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Columbus Takes the Checkered Flag For EV Adoption

Midwesterners take great pride in their cars and no state more than Ohio, which claims 83 percent of U.S. automobile production either inside its borders or within 500 miles. Seventy-six of Ohio’s 88 counties have at least one motor vehicle industry establishment, including the Honda manufacturing plant in Marysville, just 40 miles northwest of the state’s capital, Columbus. Leaning into its automotive heritage, the city of Columbus won a U.S. Department of Transportation (DOT) challenge and was named America’s first smart city in 2016 for its Smart Columbus plan to get Ohioans moving more safely and sustainably.

The national DOT award infused $40 million into testing better transportation policies in Columbus, with an additional $10 million from the Paul G. Allen Family Foundation for increasing the adoption of battery-electric cars and plug-in hybrids. Smart Columbus Director Jordan Davis told us “Vulcan [the company overseeing charitable activities of the late Paul Allen] saw it as an opportunity to take electric vehicles to new markets, mid-sized markets outside of the coasts, and I think they selected Columbus for that value proposition. If we can find new and effective ways, or reinforce best practices and interventions where we can really stimulate and grow an electric vehicle market here, we can take those learnings and carry them into other parts of the country.”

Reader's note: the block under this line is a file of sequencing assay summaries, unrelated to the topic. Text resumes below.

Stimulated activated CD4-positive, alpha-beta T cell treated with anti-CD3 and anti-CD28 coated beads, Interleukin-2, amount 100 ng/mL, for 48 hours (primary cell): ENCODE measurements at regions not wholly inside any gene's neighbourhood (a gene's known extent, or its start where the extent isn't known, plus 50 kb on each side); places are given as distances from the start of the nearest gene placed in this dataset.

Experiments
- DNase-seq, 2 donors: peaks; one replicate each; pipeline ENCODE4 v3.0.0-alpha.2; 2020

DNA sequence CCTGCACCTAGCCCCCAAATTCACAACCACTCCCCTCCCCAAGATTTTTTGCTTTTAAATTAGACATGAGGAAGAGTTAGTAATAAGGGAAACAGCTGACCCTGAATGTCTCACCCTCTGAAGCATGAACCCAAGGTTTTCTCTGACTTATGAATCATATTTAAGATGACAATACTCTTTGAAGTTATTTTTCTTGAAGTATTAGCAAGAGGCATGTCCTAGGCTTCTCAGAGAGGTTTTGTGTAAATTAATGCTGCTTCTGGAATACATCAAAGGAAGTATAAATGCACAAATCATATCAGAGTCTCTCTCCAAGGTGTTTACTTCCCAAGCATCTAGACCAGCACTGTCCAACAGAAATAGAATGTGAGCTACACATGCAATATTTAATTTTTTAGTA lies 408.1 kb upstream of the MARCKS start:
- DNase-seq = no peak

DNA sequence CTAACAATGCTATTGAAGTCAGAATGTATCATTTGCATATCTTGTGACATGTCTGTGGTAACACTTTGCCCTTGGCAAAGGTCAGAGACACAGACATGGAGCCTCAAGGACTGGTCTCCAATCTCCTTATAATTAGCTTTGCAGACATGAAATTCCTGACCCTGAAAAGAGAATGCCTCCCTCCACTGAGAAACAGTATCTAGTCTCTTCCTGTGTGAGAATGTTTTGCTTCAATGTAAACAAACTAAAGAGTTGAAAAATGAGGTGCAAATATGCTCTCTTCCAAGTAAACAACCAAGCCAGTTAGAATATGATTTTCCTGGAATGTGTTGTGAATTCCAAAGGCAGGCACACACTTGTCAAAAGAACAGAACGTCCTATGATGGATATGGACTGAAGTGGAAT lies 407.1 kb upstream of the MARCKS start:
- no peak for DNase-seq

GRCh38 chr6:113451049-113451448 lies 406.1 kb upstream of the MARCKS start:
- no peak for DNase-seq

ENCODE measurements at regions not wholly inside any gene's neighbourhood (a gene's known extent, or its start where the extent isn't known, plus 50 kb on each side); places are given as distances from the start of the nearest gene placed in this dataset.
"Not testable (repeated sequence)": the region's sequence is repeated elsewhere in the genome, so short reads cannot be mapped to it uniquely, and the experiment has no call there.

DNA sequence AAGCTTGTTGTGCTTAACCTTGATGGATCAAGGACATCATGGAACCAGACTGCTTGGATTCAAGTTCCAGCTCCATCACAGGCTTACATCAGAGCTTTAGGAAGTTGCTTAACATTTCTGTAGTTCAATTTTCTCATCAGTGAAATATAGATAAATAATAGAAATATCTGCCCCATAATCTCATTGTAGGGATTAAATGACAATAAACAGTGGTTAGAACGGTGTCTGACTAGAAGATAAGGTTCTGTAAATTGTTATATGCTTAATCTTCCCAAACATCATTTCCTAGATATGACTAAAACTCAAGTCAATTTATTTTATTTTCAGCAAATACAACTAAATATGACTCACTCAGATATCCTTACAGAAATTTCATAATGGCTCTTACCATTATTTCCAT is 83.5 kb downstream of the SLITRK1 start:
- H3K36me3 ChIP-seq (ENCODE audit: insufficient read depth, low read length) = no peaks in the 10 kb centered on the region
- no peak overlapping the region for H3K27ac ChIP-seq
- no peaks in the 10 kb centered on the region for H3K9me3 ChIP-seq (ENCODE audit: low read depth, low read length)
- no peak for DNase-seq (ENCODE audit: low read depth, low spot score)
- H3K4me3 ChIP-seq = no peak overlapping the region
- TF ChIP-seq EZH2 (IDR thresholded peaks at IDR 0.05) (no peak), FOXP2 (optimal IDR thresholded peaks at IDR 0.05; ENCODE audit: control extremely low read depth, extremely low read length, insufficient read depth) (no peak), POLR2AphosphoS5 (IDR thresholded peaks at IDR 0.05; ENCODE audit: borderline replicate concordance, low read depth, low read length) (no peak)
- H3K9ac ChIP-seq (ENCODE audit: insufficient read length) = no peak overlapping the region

The value lies in “the heart of it all,” Ohio’s motto from the 1980s that still rings true today. Davis, a native to the region, says: “The essence of what Columbus is has always been a test market, whether in politics or consumer goods. Where public opinion and consumer behavior live in Columbus is very relatable to what will work around the country, and we believe that to be true in how you think of an electric vehicle market.” The numbers support Davis’ claim. Through Smart Columbus, the city set out to increase new battery electric vehicle (BEV) and plug-in hybrid electric vehicle (PHEV) sales to 3,200, a lofty goal in 2016 when EVs were at just 0.4 percent of cars sold in the seven-county region. From the launch of the electrification program in April 2017 to March 2020, Columbus well surpassed the goal of 1.8 percent increase, with 3,323 new BEVs and PHEVs on Ohio roads. Plug-in sales reached as high as 2.4 percent in the fourth quarter of 2018 and managed to stay at 1.6 percent by the end of 2019, a down year for EV sales nationwide.